The way Imad Mahawili sees it, Napa County has it all: wine, sunny weather, and wind.
Wind is a big deal in Mahawili’s life, the co-founder of WindTronics LLC, a company that has begun to sell small wind turbines for residential and commercial buildings. It also happens to be a mainstay in American Canyon.
This summer, Mahawili relocated WindTronics’ research and development unit from Michigan to American Canyon, where he and other engineers continue to research and develop new turbines that can be installed on roofs and cell towers. The center on Dodd Court also serves as a training center for installers and scientists.
The company’s current product is a 6-foot tall turbine that can generate enough electricity to save up to 20 percent of power an average American household, Mahawili said. The 180-pound turbines, built in Windsor, Ontario, Canada, are licensed through Honeywell International Inc., though WindTronics, remains a private company.
Unlike other turbines, WindTronics’ spins with no gear, thus reducing mechanical resistance, Mahawili said. Power is generated at the tips of the nylon blades that are built inside an oversized bicycle rim. The machine is connected to a computerized smart box that converts 12 volts of energy to 110 volts; two batteries capture the power produced as the blade spin.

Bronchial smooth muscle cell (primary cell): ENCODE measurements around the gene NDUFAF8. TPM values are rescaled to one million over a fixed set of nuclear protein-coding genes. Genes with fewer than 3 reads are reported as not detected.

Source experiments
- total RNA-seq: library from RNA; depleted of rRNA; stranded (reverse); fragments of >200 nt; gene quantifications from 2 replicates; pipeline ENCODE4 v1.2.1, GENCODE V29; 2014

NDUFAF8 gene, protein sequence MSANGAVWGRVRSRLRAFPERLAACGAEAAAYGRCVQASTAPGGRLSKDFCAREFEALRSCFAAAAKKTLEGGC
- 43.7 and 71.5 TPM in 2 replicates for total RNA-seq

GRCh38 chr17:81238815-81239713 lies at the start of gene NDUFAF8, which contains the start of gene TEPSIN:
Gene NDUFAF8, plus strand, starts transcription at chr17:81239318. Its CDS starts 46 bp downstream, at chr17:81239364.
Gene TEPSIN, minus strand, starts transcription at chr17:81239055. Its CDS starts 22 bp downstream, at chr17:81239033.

“It’s an inside-out turbine,” said Mahawili, co-founder and chief technological officer for WindTronics. He hopes his invention will take root in developing countries because his turbine requires no costly infrastructure.
The company’s research and development division moved into 5,000 square feet in American Canyon after Mahawili and his wife, Michele, relocated to Napa, partly to be closer to Michele’s relatives and partly to enjoy California’s weather. They did so after their youngest child left home to attend college.
Reg Adams, the company’s CEO and co-founder, remains at the company’s headquarters in Muskegon, Mich., while the production moved to Windsor, Mahawili said. The company opened its production in Ontario after the province reportedly gave it a $2.7 million grant.
Mahawili is the former director of Michigan Alternative and Renewable Energy Center in Muskegon, a group affiliated with Grand Valley State University that develops alternative energy applications. It has developed several prototypes of residential turbines before designed the WT6500 Honeywell Wind Turbine.
So far, the company, which has installed turbines in several US cities, including Dallas, Muskegon and Minneapolis, wants to expand its market overseas, particularly in India, China, Poland, England and Germany.
Among those who have stopped by is Rich Ramirez, the city manager of American Canyon.
In an e-mail Friday, Ramirez said the American Canyon City Council is interested in showcasing WindTronics’ innovative technology. The city supports the research and development center, given the potential of the green economy, he said, noting that customers, scientists and visitors will stay at local hotels while they visit WindTronics. In addition, the company could boost the city as a green technology center and bring other firms and national recognition, local officials said.
“Given the upside potential from the green economy, having a Green Technology R and D center based in has many positives,” he said.